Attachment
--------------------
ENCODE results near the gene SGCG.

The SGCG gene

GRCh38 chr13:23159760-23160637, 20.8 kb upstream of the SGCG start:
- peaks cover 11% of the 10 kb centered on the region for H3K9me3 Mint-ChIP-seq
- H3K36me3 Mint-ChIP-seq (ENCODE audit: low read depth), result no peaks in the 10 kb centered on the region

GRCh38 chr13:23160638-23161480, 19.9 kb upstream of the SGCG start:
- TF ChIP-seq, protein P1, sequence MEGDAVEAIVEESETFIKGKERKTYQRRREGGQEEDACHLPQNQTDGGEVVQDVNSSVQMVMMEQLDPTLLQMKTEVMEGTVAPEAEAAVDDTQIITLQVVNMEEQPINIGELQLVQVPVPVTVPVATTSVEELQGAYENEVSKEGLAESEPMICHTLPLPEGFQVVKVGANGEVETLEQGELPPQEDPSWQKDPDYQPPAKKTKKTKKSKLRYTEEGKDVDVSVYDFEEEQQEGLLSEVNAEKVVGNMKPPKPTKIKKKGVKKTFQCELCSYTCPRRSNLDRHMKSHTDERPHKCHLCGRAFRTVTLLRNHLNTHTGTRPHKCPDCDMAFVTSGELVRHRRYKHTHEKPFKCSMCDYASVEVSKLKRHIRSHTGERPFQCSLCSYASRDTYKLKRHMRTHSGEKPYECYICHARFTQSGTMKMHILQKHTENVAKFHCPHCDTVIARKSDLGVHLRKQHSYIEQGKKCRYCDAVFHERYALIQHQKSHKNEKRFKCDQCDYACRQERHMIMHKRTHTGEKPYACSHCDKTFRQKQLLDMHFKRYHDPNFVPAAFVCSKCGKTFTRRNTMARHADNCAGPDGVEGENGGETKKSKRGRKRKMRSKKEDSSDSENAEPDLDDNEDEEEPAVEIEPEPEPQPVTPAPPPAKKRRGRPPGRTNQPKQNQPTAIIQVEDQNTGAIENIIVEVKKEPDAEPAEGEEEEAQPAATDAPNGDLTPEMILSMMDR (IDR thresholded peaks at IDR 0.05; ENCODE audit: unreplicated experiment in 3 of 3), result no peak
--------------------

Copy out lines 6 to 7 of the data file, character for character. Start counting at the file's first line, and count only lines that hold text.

GRCh38 chr13:23160638-23161480, 19.9 kb upstream of the SGCG start:
- TF ChIP-seq, protein P1, sequence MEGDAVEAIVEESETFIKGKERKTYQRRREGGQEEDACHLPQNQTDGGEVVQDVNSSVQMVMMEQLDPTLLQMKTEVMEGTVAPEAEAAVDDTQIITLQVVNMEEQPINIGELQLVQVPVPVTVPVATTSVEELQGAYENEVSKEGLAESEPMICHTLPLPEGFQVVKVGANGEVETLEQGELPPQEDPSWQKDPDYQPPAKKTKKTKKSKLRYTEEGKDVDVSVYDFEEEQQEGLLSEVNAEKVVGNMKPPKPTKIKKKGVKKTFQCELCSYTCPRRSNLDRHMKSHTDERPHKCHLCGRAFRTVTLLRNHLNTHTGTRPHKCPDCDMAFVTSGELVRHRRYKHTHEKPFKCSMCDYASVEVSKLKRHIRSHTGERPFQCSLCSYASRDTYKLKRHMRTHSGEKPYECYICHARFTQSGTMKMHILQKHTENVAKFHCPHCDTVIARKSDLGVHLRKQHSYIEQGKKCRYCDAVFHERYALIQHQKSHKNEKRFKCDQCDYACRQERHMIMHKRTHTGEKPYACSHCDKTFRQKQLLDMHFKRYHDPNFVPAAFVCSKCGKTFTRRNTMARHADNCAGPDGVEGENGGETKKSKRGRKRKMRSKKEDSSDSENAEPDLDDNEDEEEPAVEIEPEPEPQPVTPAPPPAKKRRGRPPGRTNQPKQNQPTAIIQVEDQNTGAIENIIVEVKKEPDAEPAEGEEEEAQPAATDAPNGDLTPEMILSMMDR (IDR thresholded peaks at IDR 0.05; ENCODE audit: unreplicated experiment in 3 of 3), result no peak